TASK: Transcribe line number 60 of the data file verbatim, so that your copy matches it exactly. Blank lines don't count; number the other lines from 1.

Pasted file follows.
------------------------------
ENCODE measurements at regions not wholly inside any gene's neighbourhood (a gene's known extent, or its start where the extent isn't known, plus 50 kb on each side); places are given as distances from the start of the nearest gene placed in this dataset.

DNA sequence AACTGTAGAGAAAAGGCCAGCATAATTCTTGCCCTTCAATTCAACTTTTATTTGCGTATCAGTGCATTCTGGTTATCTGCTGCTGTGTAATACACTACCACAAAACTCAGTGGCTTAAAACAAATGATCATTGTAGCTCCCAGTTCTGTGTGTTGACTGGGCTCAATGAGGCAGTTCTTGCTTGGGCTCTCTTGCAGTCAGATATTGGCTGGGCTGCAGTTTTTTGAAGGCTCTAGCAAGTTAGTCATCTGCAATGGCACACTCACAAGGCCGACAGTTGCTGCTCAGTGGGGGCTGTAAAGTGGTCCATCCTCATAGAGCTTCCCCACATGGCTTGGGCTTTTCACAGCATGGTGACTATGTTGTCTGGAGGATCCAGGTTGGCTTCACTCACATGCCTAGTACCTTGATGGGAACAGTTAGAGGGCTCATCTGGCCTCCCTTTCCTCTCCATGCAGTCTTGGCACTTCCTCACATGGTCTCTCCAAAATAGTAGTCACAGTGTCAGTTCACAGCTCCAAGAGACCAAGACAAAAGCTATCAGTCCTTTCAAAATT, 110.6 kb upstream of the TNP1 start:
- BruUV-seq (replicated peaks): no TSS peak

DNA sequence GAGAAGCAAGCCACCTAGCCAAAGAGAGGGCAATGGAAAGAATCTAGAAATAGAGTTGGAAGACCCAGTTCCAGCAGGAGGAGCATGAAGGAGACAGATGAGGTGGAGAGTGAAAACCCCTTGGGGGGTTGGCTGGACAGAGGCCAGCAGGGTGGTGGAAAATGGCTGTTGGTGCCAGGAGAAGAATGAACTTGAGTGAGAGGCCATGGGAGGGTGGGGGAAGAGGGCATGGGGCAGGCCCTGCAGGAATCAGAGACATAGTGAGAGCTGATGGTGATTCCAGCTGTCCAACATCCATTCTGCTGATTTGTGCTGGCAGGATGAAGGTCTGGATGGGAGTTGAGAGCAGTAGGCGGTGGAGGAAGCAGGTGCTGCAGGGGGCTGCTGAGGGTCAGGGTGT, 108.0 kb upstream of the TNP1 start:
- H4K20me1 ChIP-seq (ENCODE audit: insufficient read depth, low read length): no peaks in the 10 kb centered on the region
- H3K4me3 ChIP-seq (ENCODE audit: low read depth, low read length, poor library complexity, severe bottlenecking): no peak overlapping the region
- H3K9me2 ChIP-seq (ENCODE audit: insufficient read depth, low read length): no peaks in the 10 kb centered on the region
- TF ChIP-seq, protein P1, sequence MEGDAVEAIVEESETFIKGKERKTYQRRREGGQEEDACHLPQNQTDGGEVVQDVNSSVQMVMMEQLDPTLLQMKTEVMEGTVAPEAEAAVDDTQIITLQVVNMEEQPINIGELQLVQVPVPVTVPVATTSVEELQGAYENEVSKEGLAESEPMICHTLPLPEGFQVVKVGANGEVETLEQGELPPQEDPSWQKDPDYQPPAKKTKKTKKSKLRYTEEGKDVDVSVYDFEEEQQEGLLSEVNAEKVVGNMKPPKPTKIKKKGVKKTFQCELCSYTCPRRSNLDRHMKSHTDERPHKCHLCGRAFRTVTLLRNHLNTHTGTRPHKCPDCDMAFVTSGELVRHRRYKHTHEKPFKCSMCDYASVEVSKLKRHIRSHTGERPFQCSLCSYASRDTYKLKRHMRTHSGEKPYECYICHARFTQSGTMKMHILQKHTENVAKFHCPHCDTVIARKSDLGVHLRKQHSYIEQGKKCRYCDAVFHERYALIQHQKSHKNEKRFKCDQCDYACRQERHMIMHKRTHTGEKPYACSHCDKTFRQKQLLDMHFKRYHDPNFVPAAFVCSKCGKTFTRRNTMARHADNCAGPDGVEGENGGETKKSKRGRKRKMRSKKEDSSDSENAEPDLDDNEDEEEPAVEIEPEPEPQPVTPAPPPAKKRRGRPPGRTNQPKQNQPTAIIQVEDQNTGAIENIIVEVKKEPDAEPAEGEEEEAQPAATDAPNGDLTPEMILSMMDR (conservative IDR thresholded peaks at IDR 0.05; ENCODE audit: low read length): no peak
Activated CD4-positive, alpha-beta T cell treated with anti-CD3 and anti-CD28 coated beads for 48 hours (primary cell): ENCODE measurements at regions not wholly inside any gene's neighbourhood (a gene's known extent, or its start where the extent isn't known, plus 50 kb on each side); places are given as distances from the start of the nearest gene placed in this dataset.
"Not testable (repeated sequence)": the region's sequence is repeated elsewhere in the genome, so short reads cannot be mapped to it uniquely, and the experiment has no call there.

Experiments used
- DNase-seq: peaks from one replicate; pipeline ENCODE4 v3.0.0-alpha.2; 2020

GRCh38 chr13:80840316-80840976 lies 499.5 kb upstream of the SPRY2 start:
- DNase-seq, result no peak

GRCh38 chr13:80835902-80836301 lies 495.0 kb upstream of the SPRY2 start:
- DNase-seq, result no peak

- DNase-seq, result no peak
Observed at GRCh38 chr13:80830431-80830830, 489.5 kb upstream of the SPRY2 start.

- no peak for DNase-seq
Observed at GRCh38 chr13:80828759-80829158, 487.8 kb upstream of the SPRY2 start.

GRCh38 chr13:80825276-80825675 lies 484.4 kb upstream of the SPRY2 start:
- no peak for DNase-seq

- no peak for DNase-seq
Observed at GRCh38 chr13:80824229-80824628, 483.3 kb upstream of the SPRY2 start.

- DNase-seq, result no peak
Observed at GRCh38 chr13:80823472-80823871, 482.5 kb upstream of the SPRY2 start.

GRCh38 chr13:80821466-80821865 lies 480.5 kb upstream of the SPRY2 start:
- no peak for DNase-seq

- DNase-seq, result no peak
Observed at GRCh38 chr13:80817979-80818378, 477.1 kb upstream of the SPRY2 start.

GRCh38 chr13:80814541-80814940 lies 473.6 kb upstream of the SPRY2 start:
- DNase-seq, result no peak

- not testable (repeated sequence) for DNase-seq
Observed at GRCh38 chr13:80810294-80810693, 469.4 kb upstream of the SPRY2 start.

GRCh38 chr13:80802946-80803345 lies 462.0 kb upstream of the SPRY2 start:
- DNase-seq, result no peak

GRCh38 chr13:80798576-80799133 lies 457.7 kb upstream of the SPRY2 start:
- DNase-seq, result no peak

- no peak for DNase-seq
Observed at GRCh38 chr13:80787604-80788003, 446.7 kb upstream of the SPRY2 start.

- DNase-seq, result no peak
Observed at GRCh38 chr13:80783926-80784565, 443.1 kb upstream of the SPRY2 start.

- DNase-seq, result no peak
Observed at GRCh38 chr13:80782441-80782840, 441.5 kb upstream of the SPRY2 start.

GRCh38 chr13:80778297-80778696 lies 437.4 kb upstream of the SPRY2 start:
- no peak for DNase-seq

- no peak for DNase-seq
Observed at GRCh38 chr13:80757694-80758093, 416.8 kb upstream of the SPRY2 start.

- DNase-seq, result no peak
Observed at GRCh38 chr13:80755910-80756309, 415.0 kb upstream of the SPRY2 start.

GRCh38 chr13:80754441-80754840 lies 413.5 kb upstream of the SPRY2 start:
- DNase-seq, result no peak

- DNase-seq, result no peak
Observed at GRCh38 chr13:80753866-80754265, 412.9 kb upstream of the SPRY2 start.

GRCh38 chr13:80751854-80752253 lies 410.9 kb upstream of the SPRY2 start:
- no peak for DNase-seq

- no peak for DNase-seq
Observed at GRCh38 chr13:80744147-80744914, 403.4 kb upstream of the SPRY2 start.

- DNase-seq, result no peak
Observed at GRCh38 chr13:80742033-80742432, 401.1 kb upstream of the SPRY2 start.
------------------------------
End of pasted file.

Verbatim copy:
Observed at GRCh38 chr13:80742033-80742432, 401.1 kb upstream of the SPRY2 start.